At the recently ended 28th African Union Summit, held January 22-31 2017 in Addis Ababa, Ethiopia, the African Union has finally made good on its promise to promote gender parity on the African Court on Human and Peoples’ Rights (ACtHPR)! Two women judges were elected to fill the two remaining vacancies on the court, these are Justice Chafika Bensaoula of Algeria and Justice Tujilane Rose Chizumila of Malawi. This development brings the total number of women judges currently serving on the court to five out of a total of eleven judges. This development is a big victory for advocates of gender parity within the AU, as well as scholars and practitioners advocating for gender parity in international courts. The recent election is preceded by the 27th African Union Summit held in July 10-18 2016 in Kigali, Rwanda, during which there were four vacancies to be filled on the ACtHPR. At this meeting, the Assembly of Heads of State and Government of the African Union (AU) elected only two judges who were both women; Justice Ntyam Ondo Mengu from Cameroon and Justice  Marie Thérèse Mukamulisa from Rwanda. The postponement of the election to fill the two vacancies appears to have been a deliberate action on the part of the AU to make good on its gender parity promise by requiring states to nominate and elect female judges as provided for in Article 12(2) and Article 14(3) of the Protocol establishing the court. This brings the total number of women judges to have ever sat on the ACtHPR to eight, representing 34%, out of a total number of 23 judges since the court first got in session in 2006.

For the first time in the history of the court, there will be five women judges sitting concurrently on the eleven-member court. The election of Justice Bensaoula of Algeria is another major milestone as it marks the first time in the history of the court that a woman is represented from the Northern region of the continent. As Osai Ojigho has argued, increasing the number of women judges on the ACtHPR can be achieved if the vacancies are widely advertised, if nomination procedures at the domestic level are transparent and widely publicized, civil society involvement is encouraged, outstanding candidates are sought out and that at least one of three possible nominees is a woman. The recent elections have shown that where there is a will, there is always a way for gender parity. In the note verbale communications sent out to States during vacancies on the court, the Office of the Legal Counsel has consistently asked for the nomination of women. So, what changed this time around? It appears that in the last two elections, a punitive measure was applied whereby states that did not have women were disqualified to run. For scholars concerned with achieving gender egalitarian benches both at the domestic and international levels, the recent election of four women judges to the ACtHPR may provide some glimmers of hope and it is a hope that we need to actualize at other sub-regional courts on the continent.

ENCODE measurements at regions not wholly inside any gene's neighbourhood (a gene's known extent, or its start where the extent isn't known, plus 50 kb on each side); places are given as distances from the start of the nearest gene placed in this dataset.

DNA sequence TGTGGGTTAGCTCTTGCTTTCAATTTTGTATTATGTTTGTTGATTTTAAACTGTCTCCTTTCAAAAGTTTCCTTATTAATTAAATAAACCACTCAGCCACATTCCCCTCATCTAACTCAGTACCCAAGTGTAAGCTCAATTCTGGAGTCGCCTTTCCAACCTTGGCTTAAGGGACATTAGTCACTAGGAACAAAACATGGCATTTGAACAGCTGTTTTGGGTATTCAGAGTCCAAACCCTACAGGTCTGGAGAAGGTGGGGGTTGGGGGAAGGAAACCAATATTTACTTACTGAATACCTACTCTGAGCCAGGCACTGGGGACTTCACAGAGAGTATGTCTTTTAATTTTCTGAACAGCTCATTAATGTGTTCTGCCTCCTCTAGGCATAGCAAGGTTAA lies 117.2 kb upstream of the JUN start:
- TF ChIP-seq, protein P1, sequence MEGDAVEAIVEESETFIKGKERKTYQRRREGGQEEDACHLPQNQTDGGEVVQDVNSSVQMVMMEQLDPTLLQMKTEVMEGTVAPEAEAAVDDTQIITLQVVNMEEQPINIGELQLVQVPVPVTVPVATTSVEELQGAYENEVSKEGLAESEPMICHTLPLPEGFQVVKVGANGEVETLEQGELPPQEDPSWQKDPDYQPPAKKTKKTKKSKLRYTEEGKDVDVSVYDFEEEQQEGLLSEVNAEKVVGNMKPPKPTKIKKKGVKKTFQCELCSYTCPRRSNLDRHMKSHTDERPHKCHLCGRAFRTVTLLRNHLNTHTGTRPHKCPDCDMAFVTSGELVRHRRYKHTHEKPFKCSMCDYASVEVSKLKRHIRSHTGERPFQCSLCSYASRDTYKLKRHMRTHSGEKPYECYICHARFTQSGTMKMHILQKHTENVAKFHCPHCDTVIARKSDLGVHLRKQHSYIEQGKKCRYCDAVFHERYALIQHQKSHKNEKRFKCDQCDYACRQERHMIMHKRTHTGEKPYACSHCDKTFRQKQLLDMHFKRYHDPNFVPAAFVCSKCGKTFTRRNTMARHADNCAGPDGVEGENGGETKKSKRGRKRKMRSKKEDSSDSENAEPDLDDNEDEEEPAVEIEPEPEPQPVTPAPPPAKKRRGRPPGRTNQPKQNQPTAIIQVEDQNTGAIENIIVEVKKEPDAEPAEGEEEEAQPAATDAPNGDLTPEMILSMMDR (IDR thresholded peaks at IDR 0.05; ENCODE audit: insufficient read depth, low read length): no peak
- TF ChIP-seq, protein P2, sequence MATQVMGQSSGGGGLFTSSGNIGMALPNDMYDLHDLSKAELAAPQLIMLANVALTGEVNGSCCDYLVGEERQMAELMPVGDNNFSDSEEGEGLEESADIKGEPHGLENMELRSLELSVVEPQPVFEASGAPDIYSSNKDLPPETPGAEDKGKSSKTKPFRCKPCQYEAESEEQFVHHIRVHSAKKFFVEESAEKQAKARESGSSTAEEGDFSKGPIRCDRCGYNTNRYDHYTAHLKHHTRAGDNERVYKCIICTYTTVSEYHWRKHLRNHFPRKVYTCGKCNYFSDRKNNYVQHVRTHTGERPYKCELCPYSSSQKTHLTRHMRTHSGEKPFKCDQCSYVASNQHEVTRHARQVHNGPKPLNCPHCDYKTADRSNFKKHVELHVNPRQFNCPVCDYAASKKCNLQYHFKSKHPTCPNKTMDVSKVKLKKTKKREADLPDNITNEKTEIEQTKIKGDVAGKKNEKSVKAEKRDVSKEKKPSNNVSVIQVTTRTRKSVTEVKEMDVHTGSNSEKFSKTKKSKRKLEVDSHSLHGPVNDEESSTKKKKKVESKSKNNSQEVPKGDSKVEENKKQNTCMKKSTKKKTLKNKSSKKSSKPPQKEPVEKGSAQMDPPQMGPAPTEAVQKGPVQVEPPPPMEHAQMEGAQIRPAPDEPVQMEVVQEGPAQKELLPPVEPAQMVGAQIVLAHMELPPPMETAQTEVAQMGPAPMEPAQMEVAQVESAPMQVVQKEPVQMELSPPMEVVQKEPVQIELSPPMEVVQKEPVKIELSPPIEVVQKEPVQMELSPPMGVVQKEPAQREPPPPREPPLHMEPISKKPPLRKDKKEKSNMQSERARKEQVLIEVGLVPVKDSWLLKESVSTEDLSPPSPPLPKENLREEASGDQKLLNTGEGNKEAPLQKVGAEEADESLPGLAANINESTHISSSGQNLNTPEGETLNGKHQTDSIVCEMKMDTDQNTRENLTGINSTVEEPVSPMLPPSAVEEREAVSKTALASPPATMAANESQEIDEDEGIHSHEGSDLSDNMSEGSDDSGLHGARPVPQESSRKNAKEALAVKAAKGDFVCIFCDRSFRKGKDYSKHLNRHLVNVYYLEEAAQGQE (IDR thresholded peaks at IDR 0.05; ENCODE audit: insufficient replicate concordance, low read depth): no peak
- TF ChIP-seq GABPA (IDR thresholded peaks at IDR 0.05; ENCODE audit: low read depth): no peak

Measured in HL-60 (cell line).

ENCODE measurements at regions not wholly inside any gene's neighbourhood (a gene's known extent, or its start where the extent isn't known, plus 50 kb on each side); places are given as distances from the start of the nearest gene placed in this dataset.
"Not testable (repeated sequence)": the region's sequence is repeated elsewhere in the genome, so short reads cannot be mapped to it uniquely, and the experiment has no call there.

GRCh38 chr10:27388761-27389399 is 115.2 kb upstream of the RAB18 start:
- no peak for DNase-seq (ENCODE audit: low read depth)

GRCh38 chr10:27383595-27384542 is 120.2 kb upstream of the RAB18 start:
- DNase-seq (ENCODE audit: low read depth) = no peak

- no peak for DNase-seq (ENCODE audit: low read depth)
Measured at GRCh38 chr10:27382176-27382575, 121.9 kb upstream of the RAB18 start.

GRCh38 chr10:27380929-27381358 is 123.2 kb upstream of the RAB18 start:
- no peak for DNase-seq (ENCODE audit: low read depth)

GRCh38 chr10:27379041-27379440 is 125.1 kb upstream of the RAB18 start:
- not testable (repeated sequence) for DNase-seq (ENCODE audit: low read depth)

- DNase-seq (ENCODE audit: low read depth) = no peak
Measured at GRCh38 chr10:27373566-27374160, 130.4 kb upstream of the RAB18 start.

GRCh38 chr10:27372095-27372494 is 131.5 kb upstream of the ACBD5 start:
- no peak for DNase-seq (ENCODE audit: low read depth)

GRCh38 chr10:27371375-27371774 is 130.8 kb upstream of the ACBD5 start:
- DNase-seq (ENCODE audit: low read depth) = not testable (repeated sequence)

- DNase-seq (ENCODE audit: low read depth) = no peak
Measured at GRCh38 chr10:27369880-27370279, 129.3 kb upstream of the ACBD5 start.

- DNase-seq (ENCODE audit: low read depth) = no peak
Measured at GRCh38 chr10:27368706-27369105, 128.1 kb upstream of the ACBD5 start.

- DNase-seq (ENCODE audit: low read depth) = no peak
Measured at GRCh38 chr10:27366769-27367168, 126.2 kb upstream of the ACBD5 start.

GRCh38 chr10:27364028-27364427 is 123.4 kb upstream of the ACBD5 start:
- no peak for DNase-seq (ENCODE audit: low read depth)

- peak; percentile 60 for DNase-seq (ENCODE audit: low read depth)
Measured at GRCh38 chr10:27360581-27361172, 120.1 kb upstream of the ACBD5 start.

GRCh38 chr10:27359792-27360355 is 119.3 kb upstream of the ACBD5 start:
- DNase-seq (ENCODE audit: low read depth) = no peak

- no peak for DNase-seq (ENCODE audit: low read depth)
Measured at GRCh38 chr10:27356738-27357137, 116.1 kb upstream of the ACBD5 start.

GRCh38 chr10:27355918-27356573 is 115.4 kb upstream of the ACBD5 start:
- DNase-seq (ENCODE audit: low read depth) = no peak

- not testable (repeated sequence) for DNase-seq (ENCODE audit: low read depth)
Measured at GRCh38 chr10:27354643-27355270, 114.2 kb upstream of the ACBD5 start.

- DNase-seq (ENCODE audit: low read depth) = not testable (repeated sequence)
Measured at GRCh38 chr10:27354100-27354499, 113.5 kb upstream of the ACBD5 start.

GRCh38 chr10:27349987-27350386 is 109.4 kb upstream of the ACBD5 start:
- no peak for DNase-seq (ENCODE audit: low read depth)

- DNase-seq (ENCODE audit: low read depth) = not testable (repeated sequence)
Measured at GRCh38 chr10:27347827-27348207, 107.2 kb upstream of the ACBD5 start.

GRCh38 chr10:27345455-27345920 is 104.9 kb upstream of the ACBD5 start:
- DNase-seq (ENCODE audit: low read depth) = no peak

As I have documented elsewhere, African women judges have, to date, accounted for the largest number of women judges from one geographic region to serve on the ICC. The fact that African women hold this record is indicative of the fact that women judges have the right qualifications to fill vacancies on courts at the regional and continental levels—thus the limited pool argument does not hold much sway. The patterns and history behind the growing number of African women judges in international courts, is discussed in the forthcoming volume, “African Women Judges on International Courts: Untold Stories”, (Dawuni, Josephine and Kuenyehia, Akua  Routledge, 2017). As IntLawGrrl Nienke Grossman has suggested, the use of temporary mandatory quotas may be one strategy to increase the number of women on international courts. While temporary quotas may be a good way to expand access for qualified women judges, I do not ascribe to that strategy. As we have seen in the recent elections to the ACtHPR, enforcement of existing provisions for gender parity such as the application of measures to hold States to their obligations may be one strategy to achieve gender parity. It becomes the duty of States Parties to nominate the strongest female candidates, nonetheless, women judges will also have to be intentional about gaining access to nomination processes and gatekeepers. Preliminary evidence on the record of women’s success at the domestic level in most jurisdictions across the continent as discussed in  Gender and the Judiciary in Africa: From obscurity to parity? strongly indicates that there is a big enough pool of qualified women from which to draw women nominees for international courts. We may also be missing some important factors when we focus only on the numbers. We should ask a couple of questions: first, whether female candidates know about these courts and, second, whether they are interested in positions on these courts? This is where the role of networking and awareness raising becomes crucial in programs such as open dialogues hosted by the Institute for African Women in Law, where former judges Justice Akua Kuenyehia and Justice Sophia Akuffo discussed their experiences on international courts.